Jasper Martus announced his run to be the state representative for Michigan's newly formed 69th House District on Monday, Jan. 31.
Martus is a recent graduate of Michigan State University. He finished school in May 2021, with a bachelor’s degree in international relations with a minor in religious studies from James Madison College.
Since graduating from school, Martus has become a communications advisor for Democrats in the State House of Representatives. He said he oversees the communications for 15 state representatives but works throughout the state, writing talking points, speeches and memos for Democrats.
Running for political office has always been in the cards for Martus, but he never thought it would have been this early. But he said that he felt like the moment presented itself to him, so he decided to undertake it.
The 69th House District constitutes much of Flushing, the outer parts of Flint, Mount Morris, Swartz Creek and Montrose. Martus said he is “Flushing born and raised.”
As for why Martus believes that he is qualified to run for this position, he said he is young enough to offer new perspectives in the legislature but experienced enough in politics to know how to get things done. His experience — Martus has worked in politics since he was 16 years old.
Martus started out working for U.S. Rep. Dan Kildee, D-Flint, both on his campaigns and in Congress. Since then, he has worked for former state Rep. Christine Gregg and other state representatives.
“I understand not just how to pass a bill and get it signed into law, but I understand the appropriations process, of how you get money to communities,” Martus said. “And that only happens when you have an advocate in the room who knows how to champion your community.”
There are three core issues that Martus is centering his campaign on: education and schooling, creating job opportunities and fixing infrastructure.
For schooling, Martus wants to make sure education becomes a way of life, not something people do until they are 18 or 22. He also wants to make sure there is universal access to pre-K and wants to pay teachers a higher salary.
“We need to pay teachers more,” Martus said. “When Michigan has one of the worst ratios of counselors to students in the country, making sure that our counselors are well equipped, not just to help kids get into college or trade school, but there are mental health professionals who can really be there for us.”
Martus said there are three industries already strong in the 69th: automobiles, agriculture and small businesses. He wants to ensure those industries continue to grow, while also creating and growing new jobs and industries. One of these industries Martus would like to see growth in is the beer brewing industry.
“The second highest growing metal manufacturing industry between 2015 and 2019 in all the United States was brewing,” Martus said. “I know that there’s a lot of opportunities here, so incentivizing brewers to start building these small businesses in our community because this has been, since 2008, one of the fastest-growing sectors of the manufacturing economy.”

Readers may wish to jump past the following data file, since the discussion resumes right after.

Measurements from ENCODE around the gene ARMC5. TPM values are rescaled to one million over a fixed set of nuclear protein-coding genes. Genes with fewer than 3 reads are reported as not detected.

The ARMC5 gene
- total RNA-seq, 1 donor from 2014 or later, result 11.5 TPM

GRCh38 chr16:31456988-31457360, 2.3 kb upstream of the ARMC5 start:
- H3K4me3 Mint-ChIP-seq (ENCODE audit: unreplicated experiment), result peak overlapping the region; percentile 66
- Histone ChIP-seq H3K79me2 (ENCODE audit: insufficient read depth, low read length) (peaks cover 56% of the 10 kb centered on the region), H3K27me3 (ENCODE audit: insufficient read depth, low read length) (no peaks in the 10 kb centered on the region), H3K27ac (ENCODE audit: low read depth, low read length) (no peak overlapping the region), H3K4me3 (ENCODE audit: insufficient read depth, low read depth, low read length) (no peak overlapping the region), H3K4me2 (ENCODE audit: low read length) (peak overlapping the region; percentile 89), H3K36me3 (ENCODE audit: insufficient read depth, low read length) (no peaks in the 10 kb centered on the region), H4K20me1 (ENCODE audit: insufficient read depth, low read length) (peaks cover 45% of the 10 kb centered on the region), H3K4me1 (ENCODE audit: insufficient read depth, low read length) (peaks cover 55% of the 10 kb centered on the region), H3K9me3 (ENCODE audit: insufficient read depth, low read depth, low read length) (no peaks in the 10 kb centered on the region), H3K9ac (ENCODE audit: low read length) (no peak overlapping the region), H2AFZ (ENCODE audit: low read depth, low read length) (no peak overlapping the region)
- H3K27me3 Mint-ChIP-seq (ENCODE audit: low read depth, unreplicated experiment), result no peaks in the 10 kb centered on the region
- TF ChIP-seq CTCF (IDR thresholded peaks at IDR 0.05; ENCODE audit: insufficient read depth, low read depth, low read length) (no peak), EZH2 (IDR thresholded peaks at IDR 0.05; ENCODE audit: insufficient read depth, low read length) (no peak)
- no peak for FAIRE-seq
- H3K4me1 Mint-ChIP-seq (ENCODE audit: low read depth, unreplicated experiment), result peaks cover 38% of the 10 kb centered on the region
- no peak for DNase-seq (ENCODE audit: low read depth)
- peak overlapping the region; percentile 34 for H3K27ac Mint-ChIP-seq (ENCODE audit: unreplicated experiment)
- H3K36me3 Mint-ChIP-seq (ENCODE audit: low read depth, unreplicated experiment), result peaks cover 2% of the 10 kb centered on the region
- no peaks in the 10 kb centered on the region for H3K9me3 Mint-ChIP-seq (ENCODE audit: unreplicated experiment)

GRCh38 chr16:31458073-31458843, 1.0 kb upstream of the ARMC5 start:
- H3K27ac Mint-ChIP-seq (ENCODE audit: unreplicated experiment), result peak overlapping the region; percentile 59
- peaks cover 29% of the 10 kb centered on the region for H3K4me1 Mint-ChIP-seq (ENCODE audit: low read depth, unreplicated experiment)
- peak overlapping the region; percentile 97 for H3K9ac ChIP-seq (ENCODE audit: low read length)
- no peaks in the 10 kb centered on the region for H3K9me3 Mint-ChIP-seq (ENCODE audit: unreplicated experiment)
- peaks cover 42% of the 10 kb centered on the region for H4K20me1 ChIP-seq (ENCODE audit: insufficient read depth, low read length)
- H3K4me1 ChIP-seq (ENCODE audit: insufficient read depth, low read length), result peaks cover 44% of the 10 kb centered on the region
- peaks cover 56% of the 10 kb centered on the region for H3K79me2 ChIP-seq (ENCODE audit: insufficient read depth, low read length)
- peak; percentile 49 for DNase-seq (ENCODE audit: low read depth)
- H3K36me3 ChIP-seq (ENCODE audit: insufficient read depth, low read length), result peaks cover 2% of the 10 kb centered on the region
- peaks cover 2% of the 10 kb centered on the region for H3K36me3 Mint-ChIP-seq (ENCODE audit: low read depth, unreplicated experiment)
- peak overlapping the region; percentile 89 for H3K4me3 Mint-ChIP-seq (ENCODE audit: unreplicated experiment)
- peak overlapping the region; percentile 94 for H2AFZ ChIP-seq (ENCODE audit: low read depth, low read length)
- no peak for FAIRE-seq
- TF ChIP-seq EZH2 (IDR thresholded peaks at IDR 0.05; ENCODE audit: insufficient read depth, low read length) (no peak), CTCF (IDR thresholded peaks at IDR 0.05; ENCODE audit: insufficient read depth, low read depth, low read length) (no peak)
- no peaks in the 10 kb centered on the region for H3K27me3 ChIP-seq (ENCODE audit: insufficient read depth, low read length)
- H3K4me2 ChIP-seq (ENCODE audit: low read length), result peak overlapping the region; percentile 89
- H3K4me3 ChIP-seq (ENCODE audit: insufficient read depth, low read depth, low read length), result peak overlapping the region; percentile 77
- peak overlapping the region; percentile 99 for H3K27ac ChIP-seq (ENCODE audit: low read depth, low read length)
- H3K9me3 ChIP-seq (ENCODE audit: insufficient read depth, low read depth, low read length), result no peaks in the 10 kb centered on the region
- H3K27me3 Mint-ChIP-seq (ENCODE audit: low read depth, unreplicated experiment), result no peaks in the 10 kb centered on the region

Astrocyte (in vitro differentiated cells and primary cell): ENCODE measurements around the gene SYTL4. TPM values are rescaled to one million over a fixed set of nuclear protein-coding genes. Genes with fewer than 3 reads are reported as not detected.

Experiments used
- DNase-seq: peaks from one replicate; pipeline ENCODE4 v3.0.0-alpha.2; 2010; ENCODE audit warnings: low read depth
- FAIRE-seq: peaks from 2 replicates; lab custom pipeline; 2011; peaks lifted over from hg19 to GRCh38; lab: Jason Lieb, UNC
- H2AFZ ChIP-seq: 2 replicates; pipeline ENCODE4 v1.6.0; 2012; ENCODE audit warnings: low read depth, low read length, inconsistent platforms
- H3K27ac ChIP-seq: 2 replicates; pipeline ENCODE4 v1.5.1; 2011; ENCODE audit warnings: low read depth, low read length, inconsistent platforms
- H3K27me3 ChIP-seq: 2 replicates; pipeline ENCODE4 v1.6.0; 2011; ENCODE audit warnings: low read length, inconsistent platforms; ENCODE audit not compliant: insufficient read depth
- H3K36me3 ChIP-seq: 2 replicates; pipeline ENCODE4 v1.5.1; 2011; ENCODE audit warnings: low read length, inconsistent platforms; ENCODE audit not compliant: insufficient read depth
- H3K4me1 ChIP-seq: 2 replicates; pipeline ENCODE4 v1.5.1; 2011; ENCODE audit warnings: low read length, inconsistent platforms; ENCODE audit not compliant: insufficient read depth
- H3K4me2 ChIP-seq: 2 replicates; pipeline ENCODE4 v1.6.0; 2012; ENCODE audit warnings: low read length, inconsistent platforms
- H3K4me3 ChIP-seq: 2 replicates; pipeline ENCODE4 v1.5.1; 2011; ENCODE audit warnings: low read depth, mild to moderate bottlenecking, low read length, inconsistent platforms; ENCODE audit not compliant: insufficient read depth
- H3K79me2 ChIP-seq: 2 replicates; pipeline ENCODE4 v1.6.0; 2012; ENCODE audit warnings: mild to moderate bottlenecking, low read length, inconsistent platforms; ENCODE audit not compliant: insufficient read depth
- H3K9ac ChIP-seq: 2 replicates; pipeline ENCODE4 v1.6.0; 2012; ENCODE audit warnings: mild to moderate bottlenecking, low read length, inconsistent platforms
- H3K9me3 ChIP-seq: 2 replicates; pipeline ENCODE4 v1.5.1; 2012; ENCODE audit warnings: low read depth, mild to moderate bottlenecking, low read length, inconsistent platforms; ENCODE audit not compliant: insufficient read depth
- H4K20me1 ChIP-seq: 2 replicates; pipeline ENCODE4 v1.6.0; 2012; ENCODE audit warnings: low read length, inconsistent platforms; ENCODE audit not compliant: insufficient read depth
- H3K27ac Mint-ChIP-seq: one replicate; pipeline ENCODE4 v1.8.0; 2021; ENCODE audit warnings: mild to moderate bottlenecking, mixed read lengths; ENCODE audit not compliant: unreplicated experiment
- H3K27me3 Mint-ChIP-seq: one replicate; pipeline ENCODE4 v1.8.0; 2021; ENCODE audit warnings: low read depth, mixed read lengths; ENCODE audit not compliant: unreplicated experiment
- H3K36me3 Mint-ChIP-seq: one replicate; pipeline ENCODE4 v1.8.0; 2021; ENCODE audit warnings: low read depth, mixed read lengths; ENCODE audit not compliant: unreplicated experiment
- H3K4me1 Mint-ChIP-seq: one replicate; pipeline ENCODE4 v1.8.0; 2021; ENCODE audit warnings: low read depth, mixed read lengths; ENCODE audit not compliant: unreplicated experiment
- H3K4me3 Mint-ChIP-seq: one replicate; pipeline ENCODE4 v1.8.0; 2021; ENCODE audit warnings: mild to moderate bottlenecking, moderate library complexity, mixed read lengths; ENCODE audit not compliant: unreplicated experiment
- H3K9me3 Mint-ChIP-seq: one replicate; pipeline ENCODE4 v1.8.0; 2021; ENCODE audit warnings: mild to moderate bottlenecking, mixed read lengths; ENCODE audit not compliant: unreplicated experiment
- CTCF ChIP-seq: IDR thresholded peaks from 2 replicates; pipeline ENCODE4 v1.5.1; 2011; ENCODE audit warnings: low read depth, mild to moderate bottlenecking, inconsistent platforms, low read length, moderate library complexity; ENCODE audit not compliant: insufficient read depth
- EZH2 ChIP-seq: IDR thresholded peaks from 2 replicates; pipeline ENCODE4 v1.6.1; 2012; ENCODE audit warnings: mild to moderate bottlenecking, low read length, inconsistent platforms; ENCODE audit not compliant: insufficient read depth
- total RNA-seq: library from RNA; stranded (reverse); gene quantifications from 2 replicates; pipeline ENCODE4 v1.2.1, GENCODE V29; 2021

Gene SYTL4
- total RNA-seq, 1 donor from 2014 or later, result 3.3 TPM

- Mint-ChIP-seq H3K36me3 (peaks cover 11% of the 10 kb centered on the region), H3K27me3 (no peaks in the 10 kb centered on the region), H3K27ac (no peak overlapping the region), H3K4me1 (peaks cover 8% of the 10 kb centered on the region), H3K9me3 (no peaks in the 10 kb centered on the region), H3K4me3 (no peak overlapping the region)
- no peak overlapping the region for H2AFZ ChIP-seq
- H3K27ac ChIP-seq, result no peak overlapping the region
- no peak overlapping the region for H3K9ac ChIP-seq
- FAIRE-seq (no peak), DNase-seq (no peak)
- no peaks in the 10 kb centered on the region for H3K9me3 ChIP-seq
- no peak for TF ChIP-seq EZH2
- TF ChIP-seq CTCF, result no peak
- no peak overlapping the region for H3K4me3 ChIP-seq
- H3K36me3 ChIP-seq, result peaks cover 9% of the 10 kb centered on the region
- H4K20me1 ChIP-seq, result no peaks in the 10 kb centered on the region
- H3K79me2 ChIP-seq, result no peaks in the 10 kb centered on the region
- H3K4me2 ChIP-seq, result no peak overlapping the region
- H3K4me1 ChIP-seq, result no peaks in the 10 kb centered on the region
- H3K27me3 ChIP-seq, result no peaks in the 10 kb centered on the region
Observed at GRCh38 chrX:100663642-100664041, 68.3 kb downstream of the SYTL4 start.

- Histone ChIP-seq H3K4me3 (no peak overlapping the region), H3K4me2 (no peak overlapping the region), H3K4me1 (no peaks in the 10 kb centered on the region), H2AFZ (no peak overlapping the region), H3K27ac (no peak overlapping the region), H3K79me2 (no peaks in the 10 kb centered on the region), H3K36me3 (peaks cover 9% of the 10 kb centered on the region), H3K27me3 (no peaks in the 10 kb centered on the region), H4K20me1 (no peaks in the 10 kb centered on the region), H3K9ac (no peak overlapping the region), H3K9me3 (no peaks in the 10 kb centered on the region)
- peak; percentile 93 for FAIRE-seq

For workers, Martus said he wants to institute a better wage, repeal Michigan’s “right to work” law and create new incentives for unionization in every sector of the economy. He said he wants to pass laws to stop employers from engaging in intimidation practices to prevent unionization.
“That’s one of the things where the state of Michigan has more power than what people might realize,” Martus said. “The state of Michigan should only be working with union workers, if that is possible. And so, if the state of Michigan is considering a contract with an organization that’s been union busting, we should not be doing business with them.”
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As for the last core issue of his campaign, infrastructure, Martus said that it is important to have a strong community representation in the room when spending for infrastructure is decided. Michigan received $10 billion from the federal government as a part of the recently passed bipartisan infrastructure legislation.
“A lot of time, when things are passed in D.C., it’s actually up to the state and local level to figure out how this money is going to be spent,” Martus said. “We have so much money that’s flooding in, and my community deserves an advocate in the room who has had the experience of the appropriations process, of understanding how we actually get that money from Washington, D.C. into our communities, whether it’s dealing with lead pipes in the legacy of the Flint Water Crisis, whether it’s rebuilding our roads, whether it’s converting to more green forms of infrastructure.”
At 22, should Martus win the primary and then the election, he would be among the youngest legislators. To people who think Martus is running for office because he is ambitious, Martus said it is because he is ambitious to institute important policy changes, not to see himself on television.
“I’m trying to fight to fight on behalf of my community, on behalf of communities across Michigan,” Martus said. “It doesn’t matter what other people say because that’s just what I’m fighting for.”
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